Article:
Last week we took a look at 5 Reasons Why You May Have Your Approach To Analytics All Wrong. At the end of the post I was keen to make it clear that I do not consider analytics redundant.
Far from it in fact – effective analysis of analytics can make all the difference between running a highly trafficked website with a healthy conversion rate, and a site that is forever doomed to remain stagnant.
It is how you utilize analytics that determines its effectiveness. A great number of people out there are taking a completely backwards approach to analytics analysis. If you are concerned that your approach to analytics is more guesswork than anything else, keep reading.
1. Set Goals
As we covered last week, people attach a great deal of importance to metrics such as bounce rate, time on site, and page views. Those metrics are useful at times – most notably when used to gauge the “performance” of one particular page against another – but you’re probably not focusing on what is truly important. I am talking about conversions.
Unless you are running a blog purely as a hobby, you should have an ideal end result in mind every time someone hits your site. It could be a sign up to your email list, or a sale – but there must be a specific goal.
Having a huge number of people hit your site is one thing, but if none of them are converting, you have gained nothing. A small number of high-converting visitors is equal to or better than a large number of low-converting visitors.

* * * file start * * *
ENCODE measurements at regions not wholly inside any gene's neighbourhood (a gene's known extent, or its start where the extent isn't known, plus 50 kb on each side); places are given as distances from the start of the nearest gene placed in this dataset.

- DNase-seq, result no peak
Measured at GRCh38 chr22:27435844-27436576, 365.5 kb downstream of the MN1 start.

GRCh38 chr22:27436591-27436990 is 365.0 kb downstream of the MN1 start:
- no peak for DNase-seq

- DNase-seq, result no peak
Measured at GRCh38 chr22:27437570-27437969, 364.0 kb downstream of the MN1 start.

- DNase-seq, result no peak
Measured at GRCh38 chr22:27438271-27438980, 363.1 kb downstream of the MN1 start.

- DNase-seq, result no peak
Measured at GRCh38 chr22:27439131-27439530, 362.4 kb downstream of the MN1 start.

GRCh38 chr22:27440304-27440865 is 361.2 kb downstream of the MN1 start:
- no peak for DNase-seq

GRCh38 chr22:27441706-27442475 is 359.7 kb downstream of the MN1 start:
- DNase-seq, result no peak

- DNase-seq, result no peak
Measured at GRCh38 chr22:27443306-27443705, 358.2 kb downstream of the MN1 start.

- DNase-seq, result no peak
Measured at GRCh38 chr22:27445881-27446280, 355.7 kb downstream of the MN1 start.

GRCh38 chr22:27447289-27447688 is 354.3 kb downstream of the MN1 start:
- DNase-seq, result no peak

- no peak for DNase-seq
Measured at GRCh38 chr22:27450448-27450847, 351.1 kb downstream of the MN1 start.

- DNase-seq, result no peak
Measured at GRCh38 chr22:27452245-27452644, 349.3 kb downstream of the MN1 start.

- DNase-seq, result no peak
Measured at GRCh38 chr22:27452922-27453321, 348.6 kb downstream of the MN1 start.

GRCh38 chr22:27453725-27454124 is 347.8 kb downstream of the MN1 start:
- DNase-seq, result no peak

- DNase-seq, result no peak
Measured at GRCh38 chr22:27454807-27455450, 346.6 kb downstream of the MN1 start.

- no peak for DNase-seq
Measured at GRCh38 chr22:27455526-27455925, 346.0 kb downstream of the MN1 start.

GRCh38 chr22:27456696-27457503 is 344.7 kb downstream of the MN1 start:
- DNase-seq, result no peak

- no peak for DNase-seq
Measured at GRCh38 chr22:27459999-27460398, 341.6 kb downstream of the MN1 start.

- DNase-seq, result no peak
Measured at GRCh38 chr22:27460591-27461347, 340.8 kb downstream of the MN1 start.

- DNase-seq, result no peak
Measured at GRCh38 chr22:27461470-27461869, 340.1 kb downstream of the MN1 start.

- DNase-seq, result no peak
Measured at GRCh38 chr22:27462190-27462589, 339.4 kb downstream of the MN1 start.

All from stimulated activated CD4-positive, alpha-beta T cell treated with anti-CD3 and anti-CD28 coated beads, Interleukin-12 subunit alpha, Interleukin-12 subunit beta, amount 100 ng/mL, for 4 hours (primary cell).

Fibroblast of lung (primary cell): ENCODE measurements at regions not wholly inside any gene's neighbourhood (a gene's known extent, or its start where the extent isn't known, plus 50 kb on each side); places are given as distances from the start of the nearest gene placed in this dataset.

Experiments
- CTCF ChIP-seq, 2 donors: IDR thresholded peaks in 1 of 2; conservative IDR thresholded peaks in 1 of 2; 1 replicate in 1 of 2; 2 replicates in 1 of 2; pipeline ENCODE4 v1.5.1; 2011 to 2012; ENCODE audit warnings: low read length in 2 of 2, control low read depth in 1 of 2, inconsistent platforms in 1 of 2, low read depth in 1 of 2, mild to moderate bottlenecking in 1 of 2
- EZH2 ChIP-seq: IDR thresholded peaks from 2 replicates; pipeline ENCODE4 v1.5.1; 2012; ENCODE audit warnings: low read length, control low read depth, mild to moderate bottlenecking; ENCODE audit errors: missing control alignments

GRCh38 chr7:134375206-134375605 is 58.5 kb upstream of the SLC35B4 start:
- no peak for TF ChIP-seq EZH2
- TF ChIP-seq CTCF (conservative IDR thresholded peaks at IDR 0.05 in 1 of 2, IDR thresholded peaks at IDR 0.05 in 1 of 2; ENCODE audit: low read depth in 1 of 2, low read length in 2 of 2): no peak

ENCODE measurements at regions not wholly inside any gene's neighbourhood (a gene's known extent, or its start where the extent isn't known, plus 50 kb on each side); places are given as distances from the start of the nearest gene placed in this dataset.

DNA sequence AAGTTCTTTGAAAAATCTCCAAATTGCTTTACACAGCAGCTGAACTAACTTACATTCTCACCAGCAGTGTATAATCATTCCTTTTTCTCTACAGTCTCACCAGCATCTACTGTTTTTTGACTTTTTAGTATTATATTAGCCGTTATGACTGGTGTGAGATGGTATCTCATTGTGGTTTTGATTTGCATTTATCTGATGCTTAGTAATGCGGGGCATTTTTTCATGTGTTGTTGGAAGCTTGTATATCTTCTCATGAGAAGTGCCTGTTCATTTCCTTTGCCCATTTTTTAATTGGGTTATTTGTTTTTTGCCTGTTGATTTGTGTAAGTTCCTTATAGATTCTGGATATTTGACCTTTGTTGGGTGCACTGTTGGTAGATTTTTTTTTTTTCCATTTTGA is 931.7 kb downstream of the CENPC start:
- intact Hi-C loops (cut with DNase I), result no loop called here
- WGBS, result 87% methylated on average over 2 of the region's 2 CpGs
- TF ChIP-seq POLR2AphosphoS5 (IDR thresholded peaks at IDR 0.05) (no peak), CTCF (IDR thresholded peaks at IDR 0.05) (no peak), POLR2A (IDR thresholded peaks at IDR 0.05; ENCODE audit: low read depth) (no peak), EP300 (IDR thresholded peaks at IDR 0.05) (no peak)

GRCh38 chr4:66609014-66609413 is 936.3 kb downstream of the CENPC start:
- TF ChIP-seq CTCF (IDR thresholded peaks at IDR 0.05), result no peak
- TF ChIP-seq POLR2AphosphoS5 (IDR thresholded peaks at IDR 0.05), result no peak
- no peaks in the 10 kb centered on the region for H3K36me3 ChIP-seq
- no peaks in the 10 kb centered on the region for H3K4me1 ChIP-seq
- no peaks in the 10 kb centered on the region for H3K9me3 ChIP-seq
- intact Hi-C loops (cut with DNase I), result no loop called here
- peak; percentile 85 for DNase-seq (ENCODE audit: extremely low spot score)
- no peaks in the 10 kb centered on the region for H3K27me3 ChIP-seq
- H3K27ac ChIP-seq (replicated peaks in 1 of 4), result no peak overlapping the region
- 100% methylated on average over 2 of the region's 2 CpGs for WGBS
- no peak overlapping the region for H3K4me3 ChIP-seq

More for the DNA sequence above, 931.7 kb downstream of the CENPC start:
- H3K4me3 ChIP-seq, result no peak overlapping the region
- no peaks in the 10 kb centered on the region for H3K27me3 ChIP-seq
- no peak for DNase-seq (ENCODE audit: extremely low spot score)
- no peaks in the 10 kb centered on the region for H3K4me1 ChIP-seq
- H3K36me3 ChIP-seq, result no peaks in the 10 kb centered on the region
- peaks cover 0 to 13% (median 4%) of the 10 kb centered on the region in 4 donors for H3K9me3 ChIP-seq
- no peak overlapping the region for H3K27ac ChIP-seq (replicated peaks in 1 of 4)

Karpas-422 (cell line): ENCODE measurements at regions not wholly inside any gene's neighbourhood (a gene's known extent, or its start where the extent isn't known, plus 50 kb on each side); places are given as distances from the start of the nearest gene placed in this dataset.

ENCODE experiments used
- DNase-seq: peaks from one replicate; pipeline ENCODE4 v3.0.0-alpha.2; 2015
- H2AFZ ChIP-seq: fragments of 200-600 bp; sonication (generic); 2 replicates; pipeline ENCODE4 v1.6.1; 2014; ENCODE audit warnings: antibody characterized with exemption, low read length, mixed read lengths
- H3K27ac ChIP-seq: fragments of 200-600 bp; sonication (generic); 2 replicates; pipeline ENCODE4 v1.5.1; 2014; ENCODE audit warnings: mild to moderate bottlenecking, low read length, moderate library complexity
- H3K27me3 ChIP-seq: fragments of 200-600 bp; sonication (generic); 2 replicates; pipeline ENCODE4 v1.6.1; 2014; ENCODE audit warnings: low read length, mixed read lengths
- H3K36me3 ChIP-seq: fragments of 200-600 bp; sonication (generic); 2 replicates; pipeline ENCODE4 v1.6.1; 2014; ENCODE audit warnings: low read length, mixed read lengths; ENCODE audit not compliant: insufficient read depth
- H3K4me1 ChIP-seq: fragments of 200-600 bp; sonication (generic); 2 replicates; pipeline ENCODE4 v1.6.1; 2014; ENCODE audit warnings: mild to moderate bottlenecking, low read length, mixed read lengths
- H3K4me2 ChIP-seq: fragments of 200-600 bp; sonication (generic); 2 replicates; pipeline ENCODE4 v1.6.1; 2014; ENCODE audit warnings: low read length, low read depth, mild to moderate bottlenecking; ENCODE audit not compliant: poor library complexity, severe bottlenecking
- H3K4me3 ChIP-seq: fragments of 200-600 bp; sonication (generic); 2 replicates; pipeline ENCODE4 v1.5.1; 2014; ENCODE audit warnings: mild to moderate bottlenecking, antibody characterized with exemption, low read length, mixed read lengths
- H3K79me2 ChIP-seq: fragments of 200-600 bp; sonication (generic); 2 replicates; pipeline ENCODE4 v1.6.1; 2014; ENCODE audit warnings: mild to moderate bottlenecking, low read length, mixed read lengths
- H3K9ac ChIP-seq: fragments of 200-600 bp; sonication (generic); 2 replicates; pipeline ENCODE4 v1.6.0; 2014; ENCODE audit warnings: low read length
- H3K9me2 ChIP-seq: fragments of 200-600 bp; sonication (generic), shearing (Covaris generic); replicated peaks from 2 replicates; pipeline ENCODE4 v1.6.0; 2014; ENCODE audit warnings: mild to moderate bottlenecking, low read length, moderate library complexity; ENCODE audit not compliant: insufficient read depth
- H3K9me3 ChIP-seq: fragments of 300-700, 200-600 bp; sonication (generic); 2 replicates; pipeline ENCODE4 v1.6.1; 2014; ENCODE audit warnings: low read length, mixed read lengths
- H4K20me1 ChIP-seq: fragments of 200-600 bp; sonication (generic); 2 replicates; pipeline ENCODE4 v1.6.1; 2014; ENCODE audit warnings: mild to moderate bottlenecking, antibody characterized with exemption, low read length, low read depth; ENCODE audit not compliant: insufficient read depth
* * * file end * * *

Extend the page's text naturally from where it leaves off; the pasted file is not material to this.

Most of us have an unhealthy obsession with the number of people who visit our site – what we really should be obsessed with is the number of conversions. That is far more important.
Setting up goals in Google Analytics is not complicated. Just check out the Google Analytics Help Center for more information.
2. Check For Problem Pages
People will leave your site – that is a foregone conclusion. What you want to do of course is minimize the percentage of people who do so. I’m not talking about bounce rate – I’m talking about exit pages, which can be found under “Content > Site Content” in the Google Analytics sidebar.
You want to look for two things in this report:
- Any page which is specifically intended to encourage the reader to explore your site further. Examples would be your homepage, category pages, your about me page, and so on.
- Any page which has an unusually high exit rate.
This report should be sorted by number of exits, because you only want to focus on pages where you can make adjustments that will have a notable impact. However, don’t be fooled by the top results. For instance, in the above screenshot my homepage has the most exits out of any page on my site. But it also attracts by far the most number of visits, and if you look in the “% Exit” column you will see that it actually has the lowest exit percentage out of the top 10 pages.
Whilst I could still work to improve the “stickiness” of such pages, my attention might be better focused on the 2nd page in the report, with a whopping 78% exit rate.
3. Consider Your Target Audience
It is all too easy to forget how your visitors may view your site. Ensuring compatibility across multiple platforms is often overlooked, but doing so can be to your detriment.
Fortunately, it is extremely easy to see (a) how many visitors to your site are using mobile devices, and (b) how their behavior compares to non-mobile visitors. Just click “Audience > Mobile > Overview” in the Google Analytics sidebar. You will see a report like this: